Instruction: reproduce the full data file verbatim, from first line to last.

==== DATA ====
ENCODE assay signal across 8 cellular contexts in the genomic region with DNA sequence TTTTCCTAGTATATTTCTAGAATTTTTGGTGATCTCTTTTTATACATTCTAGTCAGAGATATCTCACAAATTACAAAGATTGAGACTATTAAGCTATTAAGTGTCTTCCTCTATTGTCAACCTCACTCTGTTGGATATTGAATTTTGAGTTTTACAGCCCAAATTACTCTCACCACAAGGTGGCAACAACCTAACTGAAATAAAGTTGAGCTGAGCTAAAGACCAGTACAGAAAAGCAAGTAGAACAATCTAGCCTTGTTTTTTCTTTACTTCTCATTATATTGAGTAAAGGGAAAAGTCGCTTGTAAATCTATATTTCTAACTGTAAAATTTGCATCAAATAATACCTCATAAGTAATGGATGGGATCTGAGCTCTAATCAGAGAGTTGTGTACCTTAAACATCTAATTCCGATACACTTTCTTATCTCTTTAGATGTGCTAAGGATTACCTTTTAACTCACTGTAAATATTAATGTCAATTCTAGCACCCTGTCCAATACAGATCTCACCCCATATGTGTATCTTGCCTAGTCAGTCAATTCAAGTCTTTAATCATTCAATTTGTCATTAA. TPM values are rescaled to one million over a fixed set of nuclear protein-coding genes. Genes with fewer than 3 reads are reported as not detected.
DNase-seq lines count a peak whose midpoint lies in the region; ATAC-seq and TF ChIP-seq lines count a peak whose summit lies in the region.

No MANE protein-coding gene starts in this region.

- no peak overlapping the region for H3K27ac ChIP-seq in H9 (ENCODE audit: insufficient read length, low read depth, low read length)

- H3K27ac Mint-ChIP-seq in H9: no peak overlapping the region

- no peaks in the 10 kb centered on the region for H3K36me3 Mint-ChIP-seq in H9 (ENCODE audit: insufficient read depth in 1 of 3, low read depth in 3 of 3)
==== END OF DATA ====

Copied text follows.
ENCODE assay signal across 8 cellular contexts in the genomic region with DNA sequence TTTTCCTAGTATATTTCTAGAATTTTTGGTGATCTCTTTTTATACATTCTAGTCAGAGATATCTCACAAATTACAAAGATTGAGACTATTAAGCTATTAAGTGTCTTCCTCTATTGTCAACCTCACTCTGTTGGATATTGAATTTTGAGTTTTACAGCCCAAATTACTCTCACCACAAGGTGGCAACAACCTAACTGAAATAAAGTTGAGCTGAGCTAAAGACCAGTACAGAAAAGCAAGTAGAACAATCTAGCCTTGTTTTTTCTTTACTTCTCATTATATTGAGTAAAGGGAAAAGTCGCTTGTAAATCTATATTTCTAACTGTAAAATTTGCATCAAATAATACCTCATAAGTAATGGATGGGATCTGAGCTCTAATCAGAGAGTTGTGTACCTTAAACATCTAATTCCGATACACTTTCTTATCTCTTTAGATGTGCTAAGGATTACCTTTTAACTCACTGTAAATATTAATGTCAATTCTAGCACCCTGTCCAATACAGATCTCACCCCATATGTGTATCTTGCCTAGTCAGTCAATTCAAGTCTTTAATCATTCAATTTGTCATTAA. TPM values are rescaled to one million over a fixed set of nuclear protein-coding genes. Genes with fewer than 3 reads are reported as not detected.
DNase-seq lines count a peak whose midpoint lies in the region; ATAC-seq and TF ChIP-seq lines count a peak whose summit lies in the region.

No MANE protein-coding gene starts in this region.

- no peak overlapping the region for H3K27ac ChIP-seq in H9 (ENCODE audit: insufficient read length, low read depth, low read length)

- H3K27ac Mint-ChIP-seq in H9: no peak overlapping the region

- no peaks in the 10 kb centered on the region for H3K36me3 Mint-ChIP-seq in H9 (ENCODE audit: insufficient read depth in 1 of 3, low read depth in 3 of 3)